I Was Trained To Be A Spyby Helias Doundoulakis
An American-born boy grew up in a small village on the Greek island of Crete. In his last year in high school, he witnessed the German invasion of Crete, in May of 1941, during the early days of WW II. At the age of eighteen, he joined a resistance group headed by his brother, and supplied crucial information to the SOE, the arm of the English Intelligence Service. This resistance group is uncovered, resulting in their hasty evacuation by the SOE, to Cairo, Egypt.
In Cairo, the author and his brother were asked to join the English Intelligence Service, but rather, pursued the American OSS, or Office of Strategic Services, the newly formed American intelligence counterpart. They were enlisted into the US Army, and attached to the OSS, where the author was trained in the SI, or Secret Intelligence sector, which included parachute jumping, wireless/Morse code training, commando/defense training, locks/safe-cracking techniques, escape methods, and environment assimilation techniques.
After being transformed into a skilled ¿spy¿, the author was sent back to Greece undercover, and along with a Greek naval intelligence officer, set up a communications cell in Salonica, Greece¿s second largest city, whereby daily coded messages to OSS Headquarters in Cairo were sent. One such message describes the course of events surrounding the bombing of the main railroad yard in Salonica, and the loss of thousands of German troops, as well as recalling the near-capture encounters with the German Gestapo and the Greek police. The author also recounts his personal experiences of his escape from Crete through the mountains, the evacuations by an English torpedo boat, his OSS training, the return mission to Greece, and his final return to the United States.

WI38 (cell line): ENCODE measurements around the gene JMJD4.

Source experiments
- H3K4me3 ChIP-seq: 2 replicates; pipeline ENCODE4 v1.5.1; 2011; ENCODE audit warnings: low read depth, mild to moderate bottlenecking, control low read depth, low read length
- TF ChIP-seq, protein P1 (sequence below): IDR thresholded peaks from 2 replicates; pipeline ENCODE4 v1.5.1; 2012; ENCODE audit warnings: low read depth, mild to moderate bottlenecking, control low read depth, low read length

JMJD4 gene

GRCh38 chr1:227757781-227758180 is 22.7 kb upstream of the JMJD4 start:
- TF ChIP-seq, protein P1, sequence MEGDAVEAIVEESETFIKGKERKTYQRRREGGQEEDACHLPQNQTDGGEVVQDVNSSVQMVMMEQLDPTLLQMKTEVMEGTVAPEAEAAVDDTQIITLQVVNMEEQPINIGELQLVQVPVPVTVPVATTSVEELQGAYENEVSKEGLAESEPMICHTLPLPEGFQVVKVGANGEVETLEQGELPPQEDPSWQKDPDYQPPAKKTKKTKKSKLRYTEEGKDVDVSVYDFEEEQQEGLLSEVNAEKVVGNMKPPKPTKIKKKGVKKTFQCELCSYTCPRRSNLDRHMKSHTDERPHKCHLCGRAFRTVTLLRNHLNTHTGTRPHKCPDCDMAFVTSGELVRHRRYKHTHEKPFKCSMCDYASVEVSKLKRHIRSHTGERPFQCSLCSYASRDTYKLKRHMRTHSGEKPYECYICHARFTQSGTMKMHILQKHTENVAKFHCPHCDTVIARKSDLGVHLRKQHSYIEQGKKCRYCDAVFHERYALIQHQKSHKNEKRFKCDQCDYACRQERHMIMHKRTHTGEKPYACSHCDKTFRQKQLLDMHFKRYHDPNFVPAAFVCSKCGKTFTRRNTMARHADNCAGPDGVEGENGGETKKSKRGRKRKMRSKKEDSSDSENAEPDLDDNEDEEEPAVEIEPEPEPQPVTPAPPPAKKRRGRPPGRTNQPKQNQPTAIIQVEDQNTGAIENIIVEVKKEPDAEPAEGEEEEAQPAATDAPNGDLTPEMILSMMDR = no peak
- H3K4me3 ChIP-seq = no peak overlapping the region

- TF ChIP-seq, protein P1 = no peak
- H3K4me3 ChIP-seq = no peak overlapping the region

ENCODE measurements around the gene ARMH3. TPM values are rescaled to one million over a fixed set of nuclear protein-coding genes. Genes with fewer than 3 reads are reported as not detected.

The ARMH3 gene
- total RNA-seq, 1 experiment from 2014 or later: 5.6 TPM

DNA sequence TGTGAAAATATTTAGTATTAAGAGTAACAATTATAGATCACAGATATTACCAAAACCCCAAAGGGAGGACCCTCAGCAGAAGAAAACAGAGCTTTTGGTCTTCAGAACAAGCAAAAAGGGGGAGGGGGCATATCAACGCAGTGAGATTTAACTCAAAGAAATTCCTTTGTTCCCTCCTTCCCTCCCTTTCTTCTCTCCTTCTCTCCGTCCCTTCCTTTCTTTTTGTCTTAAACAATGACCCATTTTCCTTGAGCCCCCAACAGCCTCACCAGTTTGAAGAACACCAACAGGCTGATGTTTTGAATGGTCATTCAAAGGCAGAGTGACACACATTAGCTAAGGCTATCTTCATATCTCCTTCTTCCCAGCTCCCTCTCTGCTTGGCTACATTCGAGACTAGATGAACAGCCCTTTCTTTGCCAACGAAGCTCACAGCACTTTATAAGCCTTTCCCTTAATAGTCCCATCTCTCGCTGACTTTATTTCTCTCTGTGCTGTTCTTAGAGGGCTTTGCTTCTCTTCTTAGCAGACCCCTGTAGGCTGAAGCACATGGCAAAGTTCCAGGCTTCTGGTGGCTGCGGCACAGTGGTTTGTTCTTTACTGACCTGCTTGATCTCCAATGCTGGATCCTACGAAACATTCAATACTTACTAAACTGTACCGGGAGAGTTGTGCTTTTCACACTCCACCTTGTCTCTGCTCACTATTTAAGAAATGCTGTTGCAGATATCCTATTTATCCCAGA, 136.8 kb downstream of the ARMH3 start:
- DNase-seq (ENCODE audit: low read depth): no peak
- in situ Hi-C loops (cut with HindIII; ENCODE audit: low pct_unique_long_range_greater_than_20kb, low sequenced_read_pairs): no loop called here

- Xlibris Corporation
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- 6.00(w) x 9.00(h) x 0.45(d)
Meet the Author
Helias Doundoulakis was born in Canton, Ohio of Greek-immigrant parents, in 1923. At the age of two, he and his family emigrated to Crete, Greece and there they lived uneventfully until German paratroopers invaded the island in May of 1941. After a two-year involvement with the Cretan resistance and the British SOE, he was evacuated by the SOE to Cairo, Egypt. He enlisted in the United States Army and was recruited into the fledgling American spy service, the OSS. There, as a novice, he was schooled in the SI of the OSS, or Secret Intelligence sector, and became adroit in the use of the wireless and other techniques so that he was sent back to Salonica, Greece, the main disembarkation point for German troop movements. There, along with a team comprised of a Greek naval intelligence officer, daily messages were sent to OSS Headquarters in Cairo. With this information, detailed German troop locations were monitored, including maritime activities in the port of Salonica. The author recounts in this book one particular message which resulted in the bombing of a train loaded with German troops, resulting in the destruction of that train and many lives. At the war's conclusion, he was decorated by the United States Army and the Greek government.
Upon completion of his duties in the US Army, the author went on to settle in Brooklyn, New York, receiving a Bachelor's and Master's in civil engineering. While in his thirty five years as a professional engineer, he worked on many notable projects which include the Met-Life Building in New York City, the Apollo Space Missions, the F-14 Tomcat fighter-jet, and the Space Shuttle. His crowning achievement is his patent for a radiotelescope, used in the design for the largest of its kind at the NAIC Arecibo Observatory, in Arecibo, Puerto Rico.
He lives with his wife of fifty-five years, Rita, in Freeport, Long Island. They have four children, and seven grandchildren.
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Good overall account of one man's spy mission as an OSS spy. Could have been longer, but easy reading, and personal.